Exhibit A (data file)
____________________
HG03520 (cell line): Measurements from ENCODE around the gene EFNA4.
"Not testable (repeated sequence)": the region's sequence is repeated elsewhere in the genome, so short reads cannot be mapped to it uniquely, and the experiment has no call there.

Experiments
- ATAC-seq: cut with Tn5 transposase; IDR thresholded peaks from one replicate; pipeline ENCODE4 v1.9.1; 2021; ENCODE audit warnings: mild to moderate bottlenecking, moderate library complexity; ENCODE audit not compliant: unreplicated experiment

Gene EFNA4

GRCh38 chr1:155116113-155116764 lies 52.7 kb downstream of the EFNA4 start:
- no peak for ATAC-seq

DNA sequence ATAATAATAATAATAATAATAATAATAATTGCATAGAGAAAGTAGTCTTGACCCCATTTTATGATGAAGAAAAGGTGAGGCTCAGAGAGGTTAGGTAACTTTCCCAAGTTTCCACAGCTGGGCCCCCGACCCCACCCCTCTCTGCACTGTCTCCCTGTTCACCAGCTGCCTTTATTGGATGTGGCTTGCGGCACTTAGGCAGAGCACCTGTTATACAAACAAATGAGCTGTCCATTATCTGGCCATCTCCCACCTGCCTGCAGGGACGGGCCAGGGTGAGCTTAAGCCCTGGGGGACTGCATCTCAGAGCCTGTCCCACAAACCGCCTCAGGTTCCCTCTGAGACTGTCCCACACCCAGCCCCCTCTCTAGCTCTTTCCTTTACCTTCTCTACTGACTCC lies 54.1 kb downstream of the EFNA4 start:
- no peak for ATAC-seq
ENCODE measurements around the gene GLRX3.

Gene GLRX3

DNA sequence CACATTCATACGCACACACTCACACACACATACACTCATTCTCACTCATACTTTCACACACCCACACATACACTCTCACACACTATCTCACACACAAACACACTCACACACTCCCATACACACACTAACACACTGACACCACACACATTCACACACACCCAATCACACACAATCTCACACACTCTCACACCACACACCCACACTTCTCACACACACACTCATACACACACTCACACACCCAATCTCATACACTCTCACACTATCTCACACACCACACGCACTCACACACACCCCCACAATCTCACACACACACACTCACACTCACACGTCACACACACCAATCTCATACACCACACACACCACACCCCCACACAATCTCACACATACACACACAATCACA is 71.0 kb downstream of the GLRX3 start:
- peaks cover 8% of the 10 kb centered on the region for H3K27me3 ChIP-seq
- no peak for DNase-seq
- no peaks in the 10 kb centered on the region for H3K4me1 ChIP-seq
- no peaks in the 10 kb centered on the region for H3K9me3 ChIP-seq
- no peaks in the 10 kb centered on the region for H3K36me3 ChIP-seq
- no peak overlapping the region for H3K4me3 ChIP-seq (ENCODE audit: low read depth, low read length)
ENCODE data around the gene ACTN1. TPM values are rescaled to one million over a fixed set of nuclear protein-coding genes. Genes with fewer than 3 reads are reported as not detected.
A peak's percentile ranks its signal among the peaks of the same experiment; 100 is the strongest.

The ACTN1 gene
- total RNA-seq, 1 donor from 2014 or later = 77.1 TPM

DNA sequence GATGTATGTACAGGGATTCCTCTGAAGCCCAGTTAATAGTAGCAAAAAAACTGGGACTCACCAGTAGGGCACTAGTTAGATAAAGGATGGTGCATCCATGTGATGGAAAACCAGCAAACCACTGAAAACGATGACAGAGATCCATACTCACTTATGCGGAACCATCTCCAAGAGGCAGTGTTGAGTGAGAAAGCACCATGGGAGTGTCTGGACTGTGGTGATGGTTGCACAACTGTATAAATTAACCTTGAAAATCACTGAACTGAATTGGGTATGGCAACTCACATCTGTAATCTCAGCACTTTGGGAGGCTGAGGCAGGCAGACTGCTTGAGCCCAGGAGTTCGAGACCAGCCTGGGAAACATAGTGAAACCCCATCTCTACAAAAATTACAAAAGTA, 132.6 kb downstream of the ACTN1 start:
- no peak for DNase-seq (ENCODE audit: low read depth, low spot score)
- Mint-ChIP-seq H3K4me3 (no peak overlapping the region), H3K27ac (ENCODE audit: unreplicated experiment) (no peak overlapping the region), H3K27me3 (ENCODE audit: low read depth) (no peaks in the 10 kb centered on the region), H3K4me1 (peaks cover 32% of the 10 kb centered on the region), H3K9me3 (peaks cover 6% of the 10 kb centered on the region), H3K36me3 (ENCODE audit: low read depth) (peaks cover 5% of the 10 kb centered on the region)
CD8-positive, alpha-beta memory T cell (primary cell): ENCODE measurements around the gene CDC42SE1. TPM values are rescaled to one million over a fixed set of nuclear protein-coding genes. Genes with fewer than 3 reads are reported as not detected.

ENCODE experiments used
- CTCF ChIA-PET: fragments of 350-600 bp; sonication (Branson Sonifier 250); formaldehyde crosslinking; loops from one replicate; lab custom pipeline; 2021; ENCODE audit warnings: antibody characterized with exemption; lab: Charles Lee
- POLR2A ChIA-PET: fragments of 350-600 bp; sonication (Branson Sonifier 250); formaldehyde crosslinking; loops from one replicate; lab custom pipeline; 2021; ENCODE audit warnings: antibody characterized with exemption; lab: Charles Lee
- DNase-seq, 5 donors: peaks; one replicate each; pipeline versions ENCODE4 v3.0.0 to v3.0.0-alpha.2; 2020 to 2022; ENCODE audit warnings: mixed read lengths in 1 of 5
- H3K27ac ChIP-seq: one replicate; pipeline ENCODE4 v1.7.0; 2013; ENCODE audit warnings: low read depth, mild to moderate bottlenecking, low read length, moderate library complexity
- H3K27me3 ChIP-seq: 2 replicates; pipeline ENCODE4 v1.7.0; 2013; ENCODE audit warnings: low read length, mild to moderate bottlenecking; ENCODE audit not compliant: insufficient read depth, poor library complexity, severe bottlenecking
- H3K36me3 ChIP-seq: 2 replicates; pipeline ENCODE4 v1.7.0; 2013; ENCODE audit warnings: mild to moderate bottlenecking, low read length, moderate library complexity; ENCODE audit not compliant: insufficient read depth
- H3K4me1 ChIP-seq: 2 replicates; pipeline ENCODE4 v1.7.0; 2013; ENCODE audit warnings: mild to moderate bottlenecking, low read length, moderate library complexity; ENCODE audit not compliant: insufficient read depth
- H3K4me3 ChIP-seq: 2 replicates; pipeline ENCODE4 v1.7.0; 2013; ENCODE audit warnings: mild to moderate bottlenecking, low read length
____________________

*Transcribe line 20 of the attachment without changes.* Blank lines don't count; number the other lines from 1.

A peak's percentile ranks its signal among the peaks of the same experiment; 100 is the strongest.